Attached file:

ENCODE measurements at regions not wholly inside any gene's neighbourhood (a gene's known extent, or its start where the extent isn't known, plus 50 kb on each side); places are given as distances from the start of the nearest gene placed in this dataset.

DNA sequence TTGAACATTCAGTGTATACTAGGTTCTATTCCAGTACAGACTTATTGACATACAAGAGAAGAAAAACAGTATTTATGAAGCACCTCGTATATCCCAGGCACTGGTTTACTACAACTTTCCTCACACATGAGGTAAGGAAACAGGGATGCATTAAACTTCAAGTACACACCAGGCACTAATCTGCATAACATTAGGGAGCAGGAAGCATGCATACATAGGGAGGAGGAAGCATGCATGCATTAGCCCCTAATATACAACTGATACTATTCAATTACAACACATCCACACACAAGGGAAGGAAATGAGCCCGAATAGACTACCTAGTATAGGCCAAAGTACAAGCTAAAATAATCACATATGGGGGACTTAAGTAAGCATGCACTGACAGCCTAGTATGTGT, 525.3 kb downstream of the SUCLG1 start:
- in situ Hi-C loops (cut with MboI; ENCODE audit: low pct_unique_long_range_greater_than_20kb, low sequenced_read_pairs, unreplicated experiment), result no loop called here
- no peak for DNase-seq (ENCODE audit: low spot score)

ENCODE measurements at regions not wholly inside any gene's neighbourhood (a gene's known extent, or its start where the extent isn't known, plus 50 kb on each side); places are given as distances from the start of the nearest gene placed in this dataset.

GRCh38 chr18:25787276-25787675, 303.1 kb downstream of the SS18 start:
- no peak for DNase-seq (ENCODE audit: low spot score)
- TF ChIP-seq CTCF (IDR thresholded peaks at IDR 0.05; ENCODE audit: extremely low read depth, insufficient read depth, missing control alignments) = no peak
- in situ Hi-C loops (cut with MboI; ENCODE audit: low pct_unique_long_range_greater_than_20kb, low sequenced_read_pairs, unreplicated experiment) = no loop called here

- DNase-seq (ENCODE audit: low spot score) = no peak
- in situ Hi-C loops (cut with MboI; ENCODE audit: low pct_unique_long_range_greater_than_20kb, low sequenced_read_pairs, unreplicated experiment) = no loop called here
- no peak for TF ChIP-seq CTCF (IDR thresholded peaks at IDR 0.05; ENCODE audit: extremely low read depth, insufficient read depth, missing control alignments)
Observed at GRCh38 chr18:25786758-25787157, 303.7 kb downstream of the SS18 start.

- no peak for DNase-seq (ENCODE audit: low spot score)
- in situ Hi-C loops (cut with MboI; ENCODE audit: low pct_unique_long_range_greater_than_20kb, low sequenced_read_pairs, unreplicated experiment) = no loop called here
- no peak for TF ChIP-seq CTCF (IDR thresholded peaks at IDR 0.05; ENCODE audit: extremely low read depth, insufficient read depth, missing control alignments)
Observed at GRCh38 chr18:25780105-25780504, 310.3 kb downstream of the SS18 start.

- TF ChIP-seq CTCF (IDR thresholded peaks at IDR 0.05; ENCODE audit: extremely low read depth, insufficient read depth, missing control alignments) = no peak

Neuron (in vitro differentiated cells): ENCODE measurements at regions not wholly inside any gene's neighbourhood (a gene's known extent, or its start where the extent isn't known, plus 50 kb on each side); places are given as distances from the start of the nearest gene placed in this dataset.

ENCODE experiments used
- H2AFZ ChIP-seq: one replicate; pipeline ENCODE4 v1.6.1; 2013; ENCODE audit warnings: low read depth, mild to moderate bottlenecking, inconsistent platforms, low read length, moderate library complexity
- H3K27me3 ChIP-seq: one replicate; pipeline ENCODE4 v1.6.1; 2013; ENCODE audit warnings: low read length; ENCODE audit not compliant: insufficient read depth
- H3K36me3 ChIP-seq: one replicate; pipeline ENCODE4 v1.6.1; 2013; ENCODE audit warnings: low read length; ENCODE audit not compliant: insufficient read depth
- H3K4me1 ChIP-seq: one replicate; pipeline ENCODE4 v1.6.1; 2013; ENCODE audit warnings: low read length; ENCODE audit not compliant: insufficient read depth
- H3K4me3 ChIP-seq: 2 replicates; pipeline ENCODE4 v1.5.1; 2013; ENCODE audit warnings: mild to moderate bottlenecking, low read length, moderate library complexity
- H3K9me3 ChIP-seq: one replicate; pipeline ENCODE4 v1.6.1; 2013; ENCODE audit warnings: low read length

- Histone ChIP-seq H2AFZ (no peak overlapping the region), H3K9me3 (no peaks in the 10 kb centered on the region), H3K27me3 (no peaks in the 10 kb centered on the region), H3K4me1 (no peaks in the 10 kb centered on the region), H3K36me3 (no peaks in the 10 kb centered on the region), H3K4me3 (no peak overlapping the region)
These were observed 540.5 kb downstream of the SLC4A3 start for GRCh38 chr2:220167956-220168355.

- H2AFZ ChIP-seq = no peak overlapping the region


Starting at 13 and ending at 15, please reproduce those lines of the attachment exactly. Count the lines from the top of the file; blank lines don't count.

Observed at GRCh38 chr18:25786758-25787157, 303.7 kb downstream of the SS18 start.

- no peak for DNase-seq (ENCODE audit: low spot score)
- in situ Hi-C loops (cut with MboI; ENCODE audit: low pct_unique_long_range_greater_than_20kb, low sequenced_read_pairs, unreplicated experiment) = no loop called here